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Response to tonyt53 (Original post)

Thu Nov 16, 2017, 12:28 PM

2. Become?

This is different from "before"?

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Response to tonyt53 (Original post)

Thu Nov 16, 2017, 12:28 PM

3. Remember GW Bush rubbing Merkel's shoulder

and her reaction?

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Response to tonyt53 (Original post)

Thu Nov 16, 2017, 12:30 PM

4. What the fuck? Anything more than hand-to-hand contact does not belong in the workplace.

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Response to tonyt53 (Original post)

Thu Nov 16, 2017, 12:30 PM

5. I don't like any touching or moving too close to me

My department chair years ago used to do the hand on shoulder thing and I hated it. I thought it was a dominance move though, not sexual.

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Response to tonyt53 (Original post)

Thu Nov 16, 2017, 12:30 PM

6. Keep your hands to yourself

and keep your mouth shut

Other than that, especially in the workplace, you better be damned sure you are reading the signs right. Frankly even for people that are clearly dating the workplace is just that. No PDA. For married couples a kiss is okay but only in the right places at work. Be discreet.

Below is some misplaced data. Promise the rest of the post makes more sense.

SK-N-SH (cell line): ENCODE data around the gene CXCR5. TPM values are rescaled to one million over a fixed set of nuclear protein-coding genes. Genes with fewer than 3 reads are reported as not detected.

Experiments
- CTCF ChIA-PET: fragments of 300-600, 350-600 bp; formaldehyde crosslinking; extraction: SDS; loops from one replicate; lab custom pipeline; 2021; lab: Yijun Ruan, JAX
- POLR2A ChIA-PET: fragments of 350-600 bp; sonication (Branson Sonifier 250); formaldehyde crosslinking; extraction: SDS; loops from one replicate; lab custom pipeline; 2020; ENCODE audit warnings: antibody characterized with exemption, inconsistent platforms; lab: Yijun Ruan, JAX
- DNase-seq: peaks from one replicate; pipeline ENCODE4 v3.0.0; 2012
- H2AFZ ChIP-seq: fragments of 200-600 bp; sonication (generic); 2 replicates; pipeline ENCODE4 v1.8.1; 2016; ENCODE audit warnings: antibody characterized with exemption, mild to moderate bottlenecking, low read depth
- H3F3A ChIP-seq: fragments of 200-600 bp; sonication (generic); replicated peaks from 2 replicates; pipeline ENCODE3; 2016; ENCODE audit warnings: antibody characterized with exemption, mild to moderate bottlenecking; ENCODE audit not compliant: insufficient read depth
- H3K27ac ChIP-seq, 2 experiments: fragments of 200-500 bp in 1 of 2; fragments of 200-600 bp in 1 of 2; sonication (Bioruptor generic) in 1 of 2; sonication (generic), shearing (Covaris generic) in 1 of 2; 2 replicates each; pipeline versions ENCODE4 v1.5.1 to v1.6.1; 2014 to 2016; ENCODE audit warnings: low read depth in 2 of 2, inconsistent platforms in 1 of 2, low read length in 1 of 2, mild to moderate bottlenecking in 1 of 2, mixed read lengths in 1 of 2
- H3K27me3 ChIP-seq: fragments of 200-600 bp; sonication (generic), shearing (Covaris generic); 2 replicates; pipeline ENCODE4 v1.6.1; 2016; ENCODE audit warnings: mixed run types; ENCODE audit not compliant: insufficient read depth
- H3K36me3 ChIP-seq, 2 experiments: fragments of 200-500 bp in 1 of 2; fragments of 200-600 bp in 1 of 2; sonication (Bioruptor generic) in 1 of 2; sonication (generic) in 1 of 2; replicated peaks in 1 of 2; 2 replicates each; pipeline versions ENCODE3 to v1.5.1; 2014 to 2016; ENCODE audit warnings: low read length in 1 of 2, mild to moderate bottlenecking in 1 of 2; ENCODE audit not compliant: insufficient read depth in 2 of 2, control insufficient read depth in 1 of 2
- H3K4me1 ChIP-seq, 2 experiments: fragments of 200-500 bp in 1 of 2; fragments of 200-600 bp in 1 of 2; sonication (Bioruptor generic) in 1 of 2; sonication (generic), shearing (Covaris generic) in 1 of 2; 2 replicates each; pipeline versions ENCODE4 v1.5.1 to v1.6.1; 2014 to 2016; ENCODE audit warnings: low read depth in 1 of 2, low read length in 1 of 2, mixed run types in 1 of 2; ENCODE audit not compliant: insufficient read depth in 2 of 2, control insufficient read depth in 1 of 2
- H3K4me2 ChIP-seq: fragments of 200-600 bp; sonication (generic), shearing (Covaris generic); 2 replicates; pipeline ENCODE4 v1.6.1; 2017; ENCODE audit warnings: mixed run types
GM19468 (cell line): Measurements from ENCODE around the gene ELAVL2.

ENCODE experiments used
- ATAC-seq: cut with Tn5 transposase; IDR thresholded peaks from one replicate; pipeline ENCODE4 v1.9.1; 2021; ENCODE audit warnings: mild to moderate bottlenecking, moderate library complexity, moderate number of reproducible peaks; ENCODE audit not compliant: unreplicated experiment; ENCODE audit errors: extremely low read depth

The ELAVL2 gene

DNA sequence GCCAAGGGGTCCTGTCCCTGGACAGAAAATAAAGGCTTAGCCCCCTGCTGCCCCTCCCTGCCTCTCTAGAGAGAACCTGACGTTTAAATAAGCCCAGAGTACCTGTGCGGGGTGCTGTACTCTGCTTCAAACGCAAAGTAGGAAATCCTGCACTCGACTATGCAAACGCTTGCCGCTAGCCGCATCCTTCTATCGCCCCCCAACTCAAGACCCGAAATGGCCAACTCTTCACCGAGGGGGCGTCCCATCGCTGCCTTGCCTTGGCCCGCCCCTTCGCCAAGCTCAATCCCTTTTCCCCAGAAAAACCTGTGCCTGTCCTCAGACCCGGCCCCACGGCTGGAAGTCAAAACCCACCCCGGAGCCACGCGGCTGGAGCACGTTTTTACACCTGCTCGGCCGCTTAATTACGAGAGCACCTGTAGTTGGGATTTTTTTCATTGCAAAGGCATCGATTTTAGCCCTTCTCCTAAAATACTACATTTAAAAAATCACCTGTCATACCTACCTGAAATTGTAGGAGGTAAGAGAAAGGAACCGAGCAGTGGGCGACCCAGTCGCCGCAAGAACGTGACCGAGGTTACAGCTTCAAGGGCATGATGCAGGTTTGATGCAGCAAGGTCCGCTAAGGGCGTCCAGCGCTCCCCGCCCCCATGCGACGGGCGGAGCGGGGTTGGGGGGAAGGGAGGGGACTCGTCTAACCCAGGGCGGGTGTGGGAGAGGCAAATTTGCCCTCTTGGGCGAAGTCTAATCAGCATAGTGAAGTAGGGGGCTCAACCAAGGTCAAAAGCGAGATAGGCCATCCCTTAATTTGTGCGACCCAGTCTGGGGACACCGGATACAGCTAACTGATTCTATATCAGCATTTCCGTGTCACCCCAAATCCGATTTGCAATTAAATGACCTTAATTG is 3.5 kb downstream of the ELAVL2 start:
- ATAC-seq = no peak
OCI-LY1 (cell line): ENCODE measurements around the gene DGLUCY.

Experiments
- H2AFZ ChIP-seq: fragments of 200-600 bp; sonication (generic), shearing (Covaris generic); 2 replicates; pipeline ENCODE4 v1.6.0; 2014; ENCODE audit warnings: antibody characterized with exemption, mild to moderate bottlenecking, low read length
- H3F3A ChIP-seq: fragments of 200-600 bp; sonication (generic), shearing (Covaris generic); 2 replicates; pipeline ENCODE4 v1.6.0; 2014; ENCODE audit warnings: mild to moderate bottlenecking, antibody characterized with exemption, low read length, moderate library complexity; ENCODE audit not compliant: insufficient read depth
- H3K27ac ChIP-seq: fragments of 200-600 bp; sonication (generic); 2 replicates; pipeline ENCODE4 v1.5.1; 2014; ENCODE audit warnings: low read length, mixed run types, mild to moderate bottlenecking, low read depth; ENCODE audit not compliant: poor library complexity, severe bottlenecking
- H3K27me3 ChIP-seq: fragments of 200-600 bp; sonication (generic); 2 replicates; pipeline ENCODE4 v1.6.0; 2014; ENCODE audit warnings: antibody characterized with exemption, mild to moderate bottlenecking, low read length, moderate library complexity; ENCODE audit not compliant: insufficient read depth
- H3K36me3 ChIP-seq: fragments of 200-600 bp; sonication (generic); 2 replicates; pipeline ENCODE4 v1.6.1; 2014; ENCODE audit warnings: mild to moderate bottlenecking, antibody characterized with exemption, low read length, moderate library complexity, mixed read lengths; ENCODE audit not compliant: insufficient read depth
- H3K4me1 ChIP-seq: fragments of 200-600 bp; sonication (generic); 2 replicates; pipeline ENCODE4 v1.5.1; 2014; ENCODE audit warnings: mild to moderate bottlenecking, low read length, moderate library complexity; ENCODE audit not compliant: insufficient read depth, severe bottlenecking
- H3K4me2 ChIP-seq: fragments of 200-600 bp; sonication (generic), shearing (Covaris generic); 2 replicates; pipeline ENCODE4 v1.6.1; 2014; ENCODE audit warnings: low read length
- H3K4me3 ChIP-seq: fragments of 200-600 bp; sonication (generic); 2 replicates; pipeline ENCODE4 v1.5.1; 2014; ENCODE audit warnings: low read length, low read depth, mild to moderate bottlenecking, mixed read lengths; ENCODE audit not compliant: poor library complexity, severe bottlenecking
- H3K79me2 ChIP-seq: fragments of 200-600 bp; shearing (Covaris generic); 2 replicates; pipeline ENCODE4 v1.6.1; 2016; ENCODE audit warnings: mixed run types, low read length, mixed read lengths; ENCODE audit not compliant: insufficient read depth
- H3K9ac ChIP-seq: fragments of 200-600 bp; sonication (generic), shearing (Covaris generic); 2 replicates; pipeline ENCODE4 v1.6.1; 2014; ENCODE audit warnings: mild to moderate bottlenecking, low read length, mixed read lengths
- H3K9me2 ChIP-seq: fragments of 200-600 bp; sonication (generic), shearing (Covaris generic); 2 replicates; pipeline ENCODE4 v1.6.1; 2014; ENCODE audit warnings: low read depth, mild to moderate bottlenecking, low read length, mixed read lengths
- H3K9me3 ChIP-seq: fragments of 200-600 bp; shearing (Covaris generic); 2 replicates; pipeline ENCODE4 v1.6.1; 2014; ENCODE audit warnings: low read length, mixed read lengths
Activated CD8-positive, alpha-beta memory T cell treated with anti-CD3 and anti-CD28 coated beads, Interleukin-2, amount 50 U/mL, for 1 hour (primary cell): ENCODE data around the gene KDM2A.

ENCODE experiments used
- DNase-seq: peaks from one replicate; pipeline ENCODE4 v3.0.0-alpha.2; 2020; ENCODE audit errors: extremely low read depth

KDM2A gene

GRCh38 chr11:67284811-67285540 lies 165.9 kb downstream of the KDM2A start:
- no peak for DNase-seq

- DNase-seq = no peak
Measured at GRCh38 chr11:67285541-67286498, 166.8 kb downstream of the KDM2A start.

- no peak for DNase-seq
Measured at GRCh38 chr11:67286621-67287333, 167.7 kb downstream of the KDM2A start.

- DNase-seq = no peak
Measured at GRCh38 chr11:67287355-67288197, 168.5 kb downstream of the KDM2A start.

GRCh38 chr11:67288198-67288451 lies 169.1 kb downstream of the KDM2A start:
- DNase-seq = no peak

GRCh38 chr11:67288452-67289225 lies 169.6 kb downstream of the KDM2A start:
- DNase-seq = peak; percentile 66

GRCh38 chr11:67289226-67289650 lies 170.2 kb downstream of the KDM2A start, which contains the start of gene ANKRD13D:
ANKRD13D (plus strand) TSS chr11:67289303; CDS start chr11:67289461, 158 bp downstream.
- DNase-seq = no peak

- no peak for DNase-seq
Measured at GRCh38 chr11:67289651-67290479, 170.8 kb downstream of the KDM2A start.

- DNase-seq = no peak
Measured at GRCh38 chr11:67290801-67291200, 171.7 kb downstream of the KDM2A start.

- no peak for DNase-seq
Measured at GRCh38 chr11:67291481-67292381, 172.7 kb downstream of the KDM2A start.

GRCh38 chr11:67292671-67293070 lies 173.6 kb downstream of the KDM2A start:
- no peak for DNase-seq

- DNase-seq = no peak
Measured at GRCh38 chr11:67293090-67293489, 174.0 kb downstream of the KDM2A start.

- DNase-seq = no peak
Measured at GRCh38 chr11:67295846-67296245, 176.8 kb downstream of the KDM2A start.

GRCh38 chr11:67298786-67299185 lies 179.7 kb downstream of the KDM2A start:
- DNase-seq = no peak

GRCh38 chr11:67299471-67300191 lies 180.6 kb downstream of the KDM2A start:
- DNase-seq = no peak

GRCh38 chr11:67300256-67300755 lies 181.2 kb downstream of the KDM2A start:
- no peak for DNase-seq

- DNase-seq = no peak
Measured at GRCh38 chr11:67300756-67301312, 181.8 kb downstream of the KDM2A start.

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Response to underpants (Reply #6)

Thu Nov 16, 2017, 12:34 PM

8. Keep your underpants on lads !

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Response to OnDoutside (Reply #8)

Thu Nov 16, 2017, 12:42 PM

12. +

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Response to tonyt53 (Original post)

Thu Nov 16, 2017, 12:32 PM

7. I always keep a zone around me

and will move away to avoid any physical contact (example was with a woman coworker as we were doing a plant tour). I can't imagine touching a coworker with anything more than a handshake. Even moving close to look at a monitor is uncomfortable.

Women must always initiate hugs. Actually the same rule applies to my daughters. I take more liberties with my wife. She doesn't seem to mind.